Operations Security is sometimes about simple things. Things we do in a certain way every day, without realising it. It is also a mindset, is about doing things right, over and over again until it becomes internalised.
[..] a term originating in U.S. military jargon, as a process that identifies critical information to determine if friendly actions can be observed by enemy intelligence, determines if information obtained by adversaries could be interpreted to be useful to them, and then executes selected measures that eliminate or reduce adversary exploitation of friendly critical information.OPSEC - Wikipedia
This post is part of the Security Bricks tutorials - simple methods and habits to build a deliberately secure operational environment, for personal and business use. The other parts below:
- Part 2 - Preventing evil maid attacks
- Part 3 - KeePass password manager with 2FA
- Part 4 - Using tokens in Ubuntu with PGP
- Part 5 - Token-based authentication for SSH
- Part 6 - Use a Bluetooth device for better security
Let’s dissect that a bit. So OPSEC addresses the following key points:
- Can friendly actions or information be observed by an adversary?
- Can this observed information be interpreted to be useful to them?
- How to eliminate or reduce adversary exploitation of friendly information?
Strongly related to the concept of OPSEC is the idea of aggregation: grouping individual pieces of not necessarily related information in order to obtain a bigger picture.
Enough talking! Let’s see a few quick ways to improve our daily OPSEC:
Reliable webcam covers should be applied whenever necessary: phone, laptop, external USB camera. There are a variety of model out there, ranging in price, but most very cheap. To chose a good cover and avoid having to buy it again in 2 months:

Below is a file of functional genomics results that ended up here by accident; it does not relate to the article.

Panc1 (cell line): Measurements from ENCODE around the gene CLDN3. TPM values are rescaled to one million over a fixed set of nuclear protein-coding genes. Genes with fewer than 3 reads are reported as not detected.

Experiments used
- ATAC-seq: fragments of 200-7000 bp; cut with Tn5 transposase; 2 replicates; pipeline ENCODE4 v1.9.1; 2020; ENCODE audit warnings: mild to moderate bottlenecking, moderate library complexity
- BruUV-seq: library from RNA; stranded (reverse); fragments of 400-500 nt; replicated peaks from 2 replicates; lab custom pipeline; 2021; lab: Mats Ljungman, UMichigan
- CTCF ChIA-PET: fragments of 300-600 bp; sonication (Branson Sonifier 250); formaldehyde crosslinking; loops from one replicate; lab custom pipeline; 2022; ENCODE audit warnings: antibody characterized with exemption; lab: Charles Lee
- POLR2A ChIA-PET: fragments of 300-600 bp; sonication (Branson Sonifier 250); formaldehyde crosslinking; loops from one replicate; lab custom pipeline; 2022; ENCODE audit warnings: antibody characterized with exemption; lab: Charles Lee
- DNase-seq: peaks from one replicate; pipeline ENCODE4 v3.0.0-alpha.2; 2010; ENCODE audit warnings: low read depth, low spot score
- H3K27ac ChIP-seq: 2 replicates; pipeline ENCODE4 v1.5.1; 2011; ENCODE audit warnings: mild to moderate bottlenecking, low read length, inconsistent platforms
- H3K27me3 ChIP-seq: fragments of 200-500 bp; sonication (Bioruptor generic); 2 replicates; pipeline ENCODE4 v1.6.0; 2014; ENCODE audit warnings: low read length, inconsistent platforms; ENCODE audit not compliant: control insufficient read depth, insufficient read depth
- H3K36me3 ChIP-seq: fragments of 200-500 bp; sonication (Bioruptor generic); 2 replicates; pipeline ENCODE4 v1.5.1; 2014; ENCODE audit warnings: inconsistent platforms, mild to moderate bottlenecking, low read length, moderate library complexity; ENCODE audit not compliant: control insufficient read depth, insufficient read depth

- Make sure it is robust and easy to cover/uncover the lens.
- Avoid fancy stickers applied on the camera lens because you will need to take them off from time to time.
- A lot of companies offer promotional webcam covers with their logo. From experience, most of them are of poor quality.
A very simple one, suitable for phones, tablets and laptops alike:
A privacy screen for mobile phones is absolutely necessary. For laptops it can be a bit inconvenient to work with the screen on, but luckily most of them can be taken off easily and fitted back when needed.
Maybe having your laptop stolen is not something that happens every day, but it only needs to happen once. These locks come in different models (combination locks, keyed locks, etc). The most important thing is to do your research before buying one.
There are ways to bypass these locks, ranging from industrial wire cutters to clever lock picking techniques, however It’s like locking your front door. Anyone can kick it in, but better than just leaving it open.
As with the laptop locks, do your research before buying one. Historically there have been some problems in the past with software based encrypted USBs, however, the security of hardware based encrypted USB devices is pretty solid. So a few tips:
- Go for hardware encryption, even if they are a bit more expensive.
- Actually start using it!
- Beware that if you go the corner shop to print your CV from it, encryption will not prevent malware from infecting it!
Update 01/08/17: In the following Google research, the authors divided the attackers into hobbyists, professionals, and nation states then went on to search for vulnerabilities in a number of different encrypted USB devices. Very impressive what they’ve found. A lot of failures on the hardware level, for example in the TEMPEST extraction prevention measures or epoxy security. A lot of these devices share the same microcontroller and implicitely the same bugs.
Attacking encrypted USB keys the hard(ware) way - Jean-Michel Picod, Remi Audebert, Sven Blumenstein, Elie Bursztein
Malware that eavesdrops via computer microphones is far from just a theoretical problem. Metasploit incorporated plugins for recording webcam and microphone long long time ago. It’s effortless and straightforward for anyone now to become the next Bond with these tools a bit of social engineering.
Disabling the microphone is quick and easy and can be very useful. A lot of laptops come with a button on the keyboard to disable it and a visual indicator for assurance. No need to have the mic on while you’re not using it.
If you’ve watched Citizenfour maybe you remember the scene when Edward Snowden was introducing his password under a blanket, supposedly to mitigate any visual surveillance or possible hidden cameras. No need to be paranoid but it’s good to be aware of your surroundings and adversary surveillance capabilities.
That’s it for now! Stay safe. And a piece of advice from an anonymous wise man:
“Amateurs practice until they get it right. Professionals practice until they can’t get it wrong.”